The company proposed the installation of a 6 megawatt DC, or direct current, system with a 5 MW AC, or alternating current, system. In solar power networks, the inverter is responsible for converting DC electrical currents into one that’s compatible with household appliances, known as AC electrical currents.
McCabe said the company has acquired a financial partner to assist in project costs. But McCabe’s company, along with the other bidders, will have to wait until work at the state level is finalized – work that would directly affect project costs.
The state Department of Energy Resources is in the process of creating a long-term solar incentive program, called the Solar Massachusetts Renewable Target (SMART) program. According to Greenblatt, the airport plans to finance the project with monetary aid from the DOER solar initiative program. But, the state has delayed project development with new regulations expected to be released this month.
The SMART program has determined a ceiling cost for utility interconnection costs, $0.15/kWh price for projects sized between 1 and 2 MW, and $0.14/kWh price for projects sized larger than 2 MW, but a base cost has not been determined.
Greenblatt said the DOER is responsible for policy piece of the SMART program, but implementation of the program is up to the Department of Public Utilities.
“It’s really for the DPU to go through the adjudicatory process...to get a good structure in place, and that’s actually on top of the rate increase that Eversource is currently going through,” she said.
Sol Systems, headquartered in Washington, D.C., offered a lease-only financing option.
As a wholly owned subsidiary, the airport maintains a symbiotic relationship with the city. However, the lease payment option wouldn’t provide much benefit to the municipality.
“A lease payment is good for us, but it doesn’t help the city at all,” Keator, the commission's vice-chair, said.
Sol Systems Project Development Manager Taylor Leyden said since the airport would not be interconnecting behind the meter and would qualify as a stand-alone system, a lease payment option would be more beneficial for the airport.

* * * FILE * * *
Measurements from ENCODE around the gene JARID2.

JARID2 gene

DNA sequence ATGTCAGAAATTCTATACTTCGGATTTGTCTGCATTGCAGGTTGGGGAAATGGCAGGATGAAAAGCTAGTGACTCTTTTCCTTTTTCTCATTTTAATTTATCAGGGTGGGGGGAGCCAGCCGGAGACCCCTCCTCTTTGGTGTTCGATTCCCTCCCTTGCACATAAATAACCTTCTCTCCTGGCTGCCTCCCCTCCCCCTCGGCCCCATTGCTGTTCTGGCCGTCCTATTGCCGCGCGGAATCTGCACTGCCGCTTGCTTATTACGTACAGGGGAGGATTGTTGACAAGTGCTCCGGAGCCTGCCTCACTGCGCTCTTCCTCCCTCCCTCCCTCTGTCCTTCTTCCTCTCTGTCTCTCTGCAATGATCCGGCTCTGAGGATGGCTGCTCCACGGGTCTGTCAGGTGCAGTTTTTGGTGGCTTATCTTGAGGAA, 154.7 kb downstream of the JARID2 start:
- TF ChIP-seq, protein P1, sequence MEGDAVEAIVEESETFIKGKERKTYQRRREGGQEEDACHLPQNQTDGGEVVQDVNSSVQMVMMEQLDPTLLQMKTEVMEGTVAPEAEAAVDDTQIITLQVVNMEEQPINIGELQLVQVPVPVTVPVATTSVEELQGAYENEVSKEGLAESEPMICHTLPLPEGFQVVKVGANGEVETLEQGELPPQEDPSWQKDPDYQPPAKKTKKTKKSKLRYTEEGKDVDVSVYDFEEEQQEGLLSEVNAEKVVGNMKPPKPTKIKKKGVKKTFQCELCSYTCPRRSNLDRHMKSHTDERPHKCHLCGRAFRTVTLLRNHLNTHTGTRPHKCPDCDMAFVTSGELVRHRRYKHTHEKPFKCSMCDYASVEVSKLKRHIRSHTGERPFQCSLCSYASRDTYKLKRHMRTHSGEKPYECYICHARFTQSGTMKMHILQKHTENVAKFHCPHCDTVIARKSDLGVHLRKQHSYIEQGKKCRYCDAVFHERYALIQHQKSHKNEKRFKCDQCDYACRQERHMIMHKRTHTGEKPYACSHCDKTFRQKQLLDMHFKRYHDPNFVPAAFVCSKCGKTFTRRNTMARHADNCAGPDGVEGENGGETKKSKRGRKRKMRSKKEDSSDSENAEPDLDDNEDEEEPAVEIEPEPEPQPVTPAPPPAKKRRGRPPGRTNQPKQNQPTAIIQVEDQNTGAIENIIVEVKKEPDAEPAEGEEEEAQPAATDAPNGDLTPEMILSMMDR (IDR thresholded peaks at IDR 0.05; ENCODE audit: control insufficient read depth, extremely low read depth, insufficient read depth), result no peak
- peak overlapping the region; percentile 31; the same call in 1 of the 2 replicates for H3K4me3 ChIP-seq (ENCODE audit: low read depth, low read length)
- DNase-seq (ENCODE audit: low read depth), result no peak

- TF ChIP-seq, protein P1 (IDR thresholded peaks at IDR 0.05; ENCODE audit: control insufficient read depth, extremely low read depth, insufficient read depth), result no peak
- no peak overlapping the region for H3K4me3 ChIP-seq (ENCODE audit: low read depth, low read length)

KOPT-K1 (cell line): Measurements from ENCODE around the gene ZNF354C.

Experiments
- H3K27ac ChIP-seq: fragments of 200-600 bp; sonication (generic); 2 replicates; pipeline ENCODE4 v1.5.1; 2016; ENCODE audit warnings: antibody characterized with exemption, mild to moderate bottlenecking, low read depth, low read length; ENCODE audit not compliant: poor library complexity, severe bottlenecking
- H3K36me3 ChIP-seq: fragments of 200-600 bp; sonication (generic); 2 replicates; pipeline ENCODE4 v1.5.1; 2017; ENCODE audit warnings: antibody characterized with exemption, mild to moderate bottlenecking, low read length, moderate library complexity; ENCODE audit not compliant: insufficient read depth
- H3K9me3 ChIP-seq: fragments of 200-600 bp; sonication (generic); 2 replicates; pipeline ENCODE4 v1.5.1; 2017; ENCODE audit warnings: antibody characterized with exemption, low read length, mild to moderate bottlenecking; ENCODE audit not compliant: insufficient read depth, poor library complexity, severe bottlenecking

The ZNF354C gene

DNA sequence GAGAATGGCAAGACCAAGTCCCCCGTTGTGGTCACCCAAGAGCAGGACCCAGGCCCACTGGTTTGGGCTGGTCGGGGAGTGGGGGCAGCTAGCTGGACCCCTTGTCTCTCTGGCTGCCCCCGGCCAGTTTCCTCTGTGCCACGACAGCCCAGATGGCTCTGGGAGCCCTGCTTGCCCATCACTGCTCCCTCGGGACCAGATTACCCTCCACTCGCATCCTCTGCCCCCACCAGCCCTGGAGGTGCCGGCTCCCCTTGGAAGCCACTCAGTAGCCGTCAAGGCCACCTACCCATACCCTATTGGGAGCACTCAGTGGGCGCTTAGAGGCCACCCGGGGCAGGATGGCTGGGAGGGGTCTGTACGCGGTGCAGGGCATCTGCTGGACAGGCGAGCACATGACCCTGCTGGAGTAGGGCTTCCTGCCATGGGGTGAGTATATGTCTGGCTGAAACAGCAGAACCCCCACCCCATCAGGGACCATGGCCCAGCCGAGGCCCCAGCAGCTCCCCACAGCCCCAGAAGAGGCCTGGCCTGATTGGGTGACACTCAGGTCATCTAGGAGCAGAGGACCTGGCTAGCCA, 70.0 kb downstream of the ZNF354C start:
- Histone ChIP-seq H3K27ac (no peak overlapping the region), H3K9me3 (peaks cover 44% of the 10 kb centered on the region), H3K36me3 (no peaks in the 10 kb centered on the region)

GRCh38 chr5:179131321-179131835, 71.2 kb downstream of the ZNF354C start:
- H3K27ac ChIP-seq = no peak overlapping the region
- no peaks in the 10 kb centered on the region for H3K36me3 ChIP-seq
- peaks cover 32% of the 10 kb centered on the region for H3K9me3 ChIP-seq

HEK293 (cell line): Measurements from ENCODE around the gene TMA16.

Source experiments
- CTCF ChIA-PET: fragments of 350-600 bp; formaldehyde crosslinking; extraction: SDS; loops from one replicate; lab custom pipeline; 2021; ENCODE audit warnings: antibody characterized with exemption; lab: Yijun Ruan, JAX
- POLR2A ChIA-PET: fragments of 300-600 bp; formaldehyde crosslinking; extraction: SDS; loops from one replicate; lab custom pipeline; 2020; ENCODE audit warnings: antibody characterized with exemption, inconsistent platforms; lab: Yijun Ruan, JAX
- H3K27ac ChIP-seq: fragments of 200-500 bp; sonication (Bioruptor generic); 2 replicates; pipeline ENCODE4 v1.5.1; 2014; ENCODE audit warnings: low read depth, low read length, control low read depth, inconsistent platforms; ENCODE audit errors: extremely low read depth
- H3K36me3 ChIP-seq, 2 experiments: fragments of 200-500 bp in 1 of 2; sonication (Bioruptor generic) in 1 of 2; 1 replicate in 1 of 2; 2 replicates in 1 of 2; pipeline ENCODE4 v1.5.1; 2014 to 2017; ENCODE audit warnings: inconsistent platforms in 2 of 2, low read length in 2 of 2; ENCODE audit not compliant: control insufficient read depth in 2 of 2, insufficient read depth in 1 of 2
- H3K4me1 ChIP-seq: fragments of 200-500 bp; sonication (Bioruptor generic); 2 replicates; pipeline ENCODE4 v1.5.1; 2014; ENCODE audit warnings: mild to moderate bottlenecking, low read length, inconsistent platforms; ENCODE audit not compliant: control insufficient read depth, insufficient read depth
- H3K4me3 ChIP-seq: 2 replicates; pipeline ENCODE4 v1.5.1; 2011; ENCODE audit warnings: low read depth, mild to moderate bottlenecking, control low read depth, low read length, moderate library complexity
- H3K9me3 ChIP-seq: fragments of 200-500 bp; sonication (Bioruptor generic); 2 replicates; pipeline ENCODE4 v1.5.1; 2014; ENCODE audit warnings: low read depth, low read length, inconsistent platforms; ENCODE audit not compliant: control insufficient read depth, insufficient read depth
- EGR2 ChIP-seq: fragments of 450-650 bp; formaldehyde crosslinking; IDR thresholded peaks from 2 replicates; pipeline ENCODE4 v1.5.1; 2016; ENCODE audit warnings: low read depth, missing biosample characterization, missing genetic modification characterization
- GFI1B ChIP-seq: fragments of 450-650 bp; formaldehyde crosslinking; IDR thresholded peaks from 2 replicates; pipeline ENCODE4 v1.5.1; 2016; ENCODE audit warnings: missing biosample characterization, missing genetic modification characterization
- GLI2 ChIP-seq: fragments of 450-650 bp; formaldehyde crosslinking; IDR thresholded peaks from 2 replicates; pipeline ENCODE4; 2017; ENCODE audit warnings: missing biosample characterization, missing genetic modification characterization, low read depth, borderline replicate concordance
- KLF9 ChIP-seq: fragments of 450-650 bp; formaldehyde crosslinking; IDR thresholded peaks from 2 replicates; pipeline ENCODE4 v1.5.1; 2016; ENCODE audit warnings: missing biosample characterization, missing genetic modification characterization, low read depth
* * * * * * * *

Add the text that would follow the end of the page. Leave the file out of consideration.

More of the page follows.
But Greenblatt noted that the company’s allocation for interconnection costs was “woefully low” at $75,000.
“We know that there may be some risk that the airport commission will have to accept until that has been solidified subject to the competitive procurement,” Greenblatt said. For NuGen’s first of three proposed designs – similar to Sol Systems’ only design – the firm allocated $750,000 for utility interconnection. And 2015, the city contracted with Ameresco to build a 2.91 MW solar facility on its landfill, completed last month, with interconnection costs nearing $500,000.
“When we do these offers, we want a tremendous number of sensitivities assuming these various deltas, and really stress testing saying how much can we absorb here and how much can we not,” NuGen Capital President Dan Poydenis said.
Ameresco also included $750,000 for utility interconnection costs.
“We don’t want to needlessly include an overly high cost,” Ameresco official Lindsay said. “We feel like this is an appropriate place to be.”
Leyden, of Sol Systems, said if the interconnection costs spill above $150,000, for every $50,000 increase, there would be about a $600 decrease per acre per year in the lease payment. Sol Systems’ design covers a 15-acre parcel.
“This is a variable that nobody has an answer to,” Greenblatt said.
Regardless of which company the commission chooses to contract the solar project, the interconnection costs will be the same.
This article first appeared in The Berkshire Courier.